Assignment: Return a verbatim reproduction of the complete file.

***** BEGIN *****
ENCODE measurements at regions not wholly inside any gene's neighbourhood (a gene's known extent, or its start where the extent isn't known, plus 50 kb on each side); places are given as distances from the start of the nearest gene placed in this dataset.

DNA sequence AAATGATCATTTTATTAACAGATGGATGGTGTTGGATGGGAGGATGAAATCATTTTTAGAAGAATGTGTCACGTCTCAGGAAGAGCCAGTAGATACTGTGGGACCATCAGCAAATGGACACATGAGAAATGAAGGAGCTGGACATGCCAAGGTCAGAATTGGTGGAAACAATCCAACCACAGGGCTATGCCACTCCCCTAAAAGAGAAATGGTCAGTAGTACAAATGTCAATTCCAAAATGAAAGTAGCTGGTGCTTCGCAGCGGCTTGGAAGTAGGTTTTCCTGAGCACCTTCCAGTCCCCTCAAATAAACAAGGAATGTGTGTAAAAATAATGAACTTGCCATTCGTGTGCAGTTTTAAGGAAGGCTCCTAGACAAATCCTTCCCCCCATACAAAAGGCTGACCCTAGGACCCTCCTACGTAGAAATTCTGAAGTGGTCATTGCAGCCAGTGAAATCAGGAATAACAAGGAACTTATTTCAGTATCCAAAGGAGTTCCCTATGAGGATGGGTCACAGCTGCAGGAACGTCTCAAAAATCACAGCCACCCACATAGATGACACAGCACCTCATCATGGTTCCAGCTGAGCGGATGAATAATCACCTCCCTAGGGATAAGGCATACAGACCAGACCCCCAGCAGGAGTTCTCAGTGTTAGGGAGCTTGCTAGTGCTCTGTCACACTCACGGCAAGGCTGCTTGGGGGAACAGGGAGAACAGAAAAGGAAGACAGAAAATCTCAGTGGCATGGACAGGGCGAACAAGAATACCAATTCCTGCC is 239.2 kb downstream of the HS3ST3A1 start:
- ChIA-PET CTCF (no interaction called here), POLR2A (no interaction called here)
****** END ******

ENCODE measurements at regions not wholly inside any gene's neighbourhood (a gene's known extent, or its start where the extent isn't known, plus 50 kb on each side); places are given as distances from the start of the nearest gene placed in this dataset.

DNA sequence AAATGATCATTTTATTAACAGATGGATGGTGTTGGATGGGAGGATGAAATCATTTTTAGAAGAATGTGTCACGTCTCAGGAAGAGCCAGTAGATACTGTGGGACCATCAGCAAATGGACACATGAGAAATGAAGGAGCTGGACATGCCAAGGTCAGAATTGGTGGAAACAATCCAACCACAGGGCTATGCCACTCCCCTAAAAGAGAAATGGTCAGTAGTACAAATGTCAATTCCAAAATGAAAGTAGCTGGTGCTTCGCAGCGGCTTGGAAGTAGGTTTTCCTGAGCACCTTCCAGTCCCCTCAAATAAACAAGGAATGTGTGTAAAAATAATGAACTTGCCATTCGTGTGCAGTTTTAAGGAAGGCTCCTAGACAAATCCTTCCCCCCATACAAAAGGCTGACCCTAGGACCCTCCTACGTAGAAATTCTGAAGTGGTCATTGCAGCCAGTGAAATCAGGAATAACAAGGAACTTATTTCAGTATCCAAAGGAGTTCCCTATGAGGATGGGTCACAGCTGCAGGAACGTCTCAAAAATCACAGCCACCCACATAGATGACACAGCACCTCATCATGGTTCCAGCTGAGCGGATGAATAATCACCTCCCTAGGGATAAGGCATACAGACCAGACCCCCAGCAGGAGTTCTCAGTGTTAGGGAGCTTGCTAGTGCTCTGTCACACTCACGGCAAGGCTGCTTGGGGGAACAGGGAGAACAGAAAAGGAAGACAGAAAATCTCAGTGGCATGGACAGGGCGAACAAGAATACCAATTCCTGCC is 239.2 kb downstream of the HS3ST3A1 start:
- ChIA-PET CTCF (no interaction called here), POLR2A (no interaction called here)